Hawke's Bay Coastguards have been given the thumbs up from a Picton sailor who became stranded off Napier on Wednesday.
Rick Ireland bought a 56ft ketch, called Kingston Rover, in Auckland and was sailing it back home, when he encountered a spot of trouble.
A near miss with a logging ship at Cape Turnaround, forced the yacht into reverse, but it was too much for a tired engine, which spluttered to a halt shortly afterwards.
"There was a big ship about four miles to the right, this thing approached ahead of us, with the ship on our other side I thought I would go around it, but it just kept coming, I lost sight of its lights ... when I found them it was right in front of us, so I shoved it into reverse - the motor was howling," Mr Ireland said.
"When we got past we wanted to keep going, but the motor started clattering and then there was a bang."
The crew erected its sails and turned back to Napier where they notified Hawke's Bay Coastguard of their presence.
"We had contacted them by radio, they wanted to know if we needed a tow in, but we were hooning along at about 7 knots, it was only when we ran out of wind we had to call back."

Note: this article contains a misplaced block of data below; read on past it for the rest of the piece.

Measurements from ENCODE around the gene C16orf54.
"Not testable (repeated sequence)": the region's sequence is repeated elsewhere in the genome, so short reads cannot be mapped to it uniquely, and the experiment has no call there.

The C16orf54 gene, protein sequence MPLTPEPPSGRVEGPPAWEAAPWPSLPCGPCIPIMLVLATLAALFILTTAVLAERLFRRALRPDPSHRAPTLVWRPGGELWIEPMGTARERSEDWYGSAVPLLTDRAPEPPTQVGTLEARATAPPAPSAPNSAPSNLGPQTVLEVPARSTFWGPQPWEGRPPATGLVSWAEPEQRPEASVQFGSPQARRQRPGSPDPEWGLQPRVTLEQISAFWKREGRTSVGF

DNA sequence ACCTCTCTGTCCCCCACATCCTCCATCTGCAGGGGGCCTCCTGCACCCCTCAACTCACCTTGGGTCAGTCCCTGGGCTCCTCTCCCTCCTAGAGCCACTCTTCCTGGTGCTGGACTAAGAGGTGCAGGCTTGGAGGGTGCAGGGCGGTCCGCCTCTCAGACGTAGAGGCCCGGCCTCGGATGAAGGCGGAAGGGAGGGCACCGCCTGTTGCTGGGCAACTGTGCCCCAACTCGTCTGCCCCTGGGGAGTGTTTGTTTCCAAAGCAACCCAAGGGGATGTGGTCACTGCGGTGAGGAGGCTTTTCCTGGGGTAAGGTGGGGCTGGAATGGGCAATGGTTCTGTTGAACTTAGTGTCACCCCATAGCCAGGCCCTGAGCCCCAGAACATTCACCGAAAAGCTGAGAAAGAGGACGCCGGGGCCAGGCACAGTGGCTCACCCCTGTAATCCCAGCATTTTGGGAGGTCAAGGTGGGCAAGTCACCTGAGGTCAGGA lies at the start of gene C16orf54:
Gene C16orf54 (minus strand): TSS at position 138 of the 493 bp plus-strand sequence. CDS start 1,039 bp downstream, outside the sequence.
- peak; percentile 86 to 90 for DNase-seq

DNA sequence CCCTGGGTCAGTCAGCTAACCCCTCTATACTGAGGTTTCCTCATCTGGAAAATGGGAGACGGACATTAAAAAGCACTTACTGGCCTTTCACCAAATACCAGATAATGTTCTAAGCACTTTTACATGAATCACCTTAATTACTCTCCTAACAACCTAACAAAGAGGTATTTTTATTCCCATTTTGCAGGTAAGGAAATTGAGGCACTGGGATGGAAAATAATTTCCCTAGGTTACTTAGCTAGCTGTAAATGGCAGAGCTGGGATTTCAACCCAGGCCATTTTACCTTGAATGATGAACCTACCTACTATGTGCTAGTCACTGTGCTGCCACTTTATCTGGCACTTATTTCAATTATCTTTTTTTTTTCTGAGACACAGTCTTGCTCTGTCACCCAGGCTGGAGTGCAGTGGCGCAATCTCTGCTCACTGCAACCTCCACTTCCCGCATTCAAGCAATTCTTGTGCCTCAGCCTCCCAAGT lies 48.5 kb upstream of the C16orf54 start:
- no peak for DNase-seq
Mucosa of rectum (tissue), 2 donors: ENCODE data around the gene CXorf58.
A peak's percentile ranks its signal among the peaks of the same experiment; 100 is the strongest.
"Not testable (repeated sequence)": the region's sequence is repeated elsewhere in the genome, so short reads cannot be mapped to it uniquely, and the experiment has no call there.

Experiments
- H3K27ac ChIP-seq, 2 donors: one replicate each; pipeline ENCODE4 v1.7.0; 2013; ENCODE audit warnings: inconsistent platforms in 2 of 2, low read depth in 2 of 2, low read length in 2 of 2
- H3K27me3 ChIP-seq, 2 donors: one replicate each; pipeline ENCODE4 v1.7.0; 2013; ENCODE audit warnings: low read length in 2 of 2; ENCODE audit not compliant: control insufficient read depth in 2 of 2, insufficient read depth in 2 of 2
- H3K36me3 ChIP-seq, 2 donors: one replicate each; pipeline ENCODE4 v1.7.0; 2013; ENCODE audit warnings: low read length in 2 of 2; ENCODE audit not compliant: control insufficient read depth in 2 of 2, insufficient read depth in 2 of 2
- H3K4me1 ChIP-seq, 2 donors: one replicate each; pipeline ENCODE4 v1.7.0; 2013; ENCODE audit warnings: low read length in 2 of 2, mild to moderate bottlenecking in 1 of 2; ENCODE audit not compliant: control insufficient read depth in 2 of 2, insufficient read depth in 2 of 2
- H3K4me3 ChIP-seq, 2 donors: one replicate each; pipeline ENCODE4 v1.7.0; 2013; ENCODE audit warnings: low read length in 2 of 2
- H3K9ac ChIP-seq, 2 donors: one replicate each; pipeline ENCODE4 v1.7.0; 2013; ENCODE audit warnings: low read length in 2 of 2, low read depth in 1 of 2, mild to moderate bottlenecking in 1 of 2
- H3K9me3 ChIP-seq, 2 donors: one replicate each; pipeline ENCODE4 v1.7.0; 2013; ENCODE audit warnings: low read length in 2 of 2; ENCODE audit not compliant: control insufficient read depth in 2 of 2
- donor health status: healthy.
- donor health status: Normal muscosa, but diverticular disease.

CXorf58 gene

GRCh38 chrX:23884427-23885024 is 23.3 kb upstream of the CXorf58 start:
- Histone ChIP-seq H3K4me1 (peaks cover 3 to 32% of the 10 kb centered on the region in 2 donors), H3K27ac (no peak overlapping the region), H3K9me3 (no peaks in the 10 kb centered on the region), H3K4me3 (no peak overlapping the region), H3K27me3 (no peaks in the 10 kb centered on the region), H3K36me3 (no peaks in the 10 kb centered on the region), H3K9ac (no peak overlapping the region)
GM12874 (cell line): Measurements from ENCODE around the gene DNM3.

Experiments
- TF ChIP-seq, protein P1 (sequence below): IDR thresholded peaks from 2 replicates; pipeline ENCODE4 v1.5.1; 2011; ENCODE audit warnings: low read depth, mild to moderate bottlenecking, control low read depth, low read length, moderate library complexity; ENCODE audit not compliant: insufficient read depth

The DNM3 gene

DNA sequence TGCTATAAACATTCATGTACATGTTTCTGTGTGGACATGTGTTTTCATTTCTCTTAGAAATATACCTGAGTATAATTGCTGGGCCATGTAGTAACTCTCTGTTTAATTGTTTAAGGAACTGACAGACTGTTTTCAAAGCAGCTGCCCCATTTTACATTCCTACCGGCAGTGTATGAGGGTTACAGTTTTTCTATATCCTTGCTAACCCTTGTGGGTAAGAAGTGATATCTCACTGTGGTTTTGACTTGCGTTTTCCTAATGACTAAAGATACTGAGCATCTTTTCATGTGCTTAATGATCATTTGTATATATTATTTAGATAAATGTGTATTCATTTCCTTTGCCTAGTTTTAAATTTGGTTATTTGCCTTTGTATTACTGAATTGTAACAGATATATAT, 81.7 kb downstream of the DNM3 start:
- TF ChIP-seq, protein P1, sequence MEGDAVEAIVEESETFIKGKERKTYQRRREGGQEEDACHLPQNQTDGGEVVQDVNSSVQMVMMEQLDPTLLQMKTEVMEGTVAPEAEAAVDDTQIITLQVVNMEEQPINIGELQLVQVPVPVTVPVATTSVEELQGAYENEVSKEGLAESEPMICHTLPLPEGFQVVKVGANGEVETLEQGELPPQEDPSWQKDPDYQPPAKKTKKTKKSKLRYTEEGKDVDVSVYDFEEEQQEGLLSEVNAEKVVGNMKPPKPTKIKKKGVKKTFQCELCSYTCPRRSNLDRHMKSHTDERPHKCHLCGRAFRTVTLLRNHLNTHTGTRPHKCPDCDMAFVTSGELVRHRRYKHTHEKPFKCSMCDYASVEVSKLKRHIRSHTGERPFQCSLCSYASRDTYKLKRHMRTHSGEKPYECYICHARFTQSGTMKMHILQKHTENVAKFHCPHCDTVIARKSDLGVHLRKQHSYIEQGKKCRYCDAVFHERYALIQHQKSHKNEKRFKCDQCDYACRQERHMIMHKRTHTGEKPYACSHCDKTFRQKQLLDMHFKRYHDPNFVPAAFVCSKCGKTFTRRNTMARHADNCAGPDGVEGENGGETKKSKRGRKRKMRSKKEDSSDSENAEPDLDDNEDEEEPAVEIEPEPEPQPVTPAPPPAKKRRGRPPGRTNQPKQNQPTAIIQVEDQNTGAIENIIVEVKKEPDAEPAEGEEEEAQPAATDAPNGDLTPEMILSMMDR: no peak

The volunteer team of Coastguards rushed to their aid at about 8.30pm on Wednesday, and inched into port, with the vessel in tow, about 2am.
Mr Ireland was full of praise for the group, who delivered his wet, tired crew to a motel for the evening, before returning home for a few winks themselves.
Kingston Rover's "deep draft" and a low tide meant it had to be berthed in Napier Port for a night, before another crew skippered by Hawke's Bay Coastguard duty officer Neil Daykin, moved it to a more permanent location the following day.
"Tow assists are the main thing we do - problems with engines or people who have run out of fuel - we do about half a dozen ocean yachts a year with engine failure," Mr Daykin said.
Mr Ireland, a single dad to sailing mad daughters Tammy, 8, and Annie, 6, planned to leave the ketch docked outside Napier Sailing Club and fly back home until he got word on when it could be fixed.
He bought the vessel as a do-up project for his girls.
"It won't be Kingston Rover for long, it's going to be Tamanny 11, after my daughters. Tamanny 1 is sitting in the front yard, but no one really likes that boat."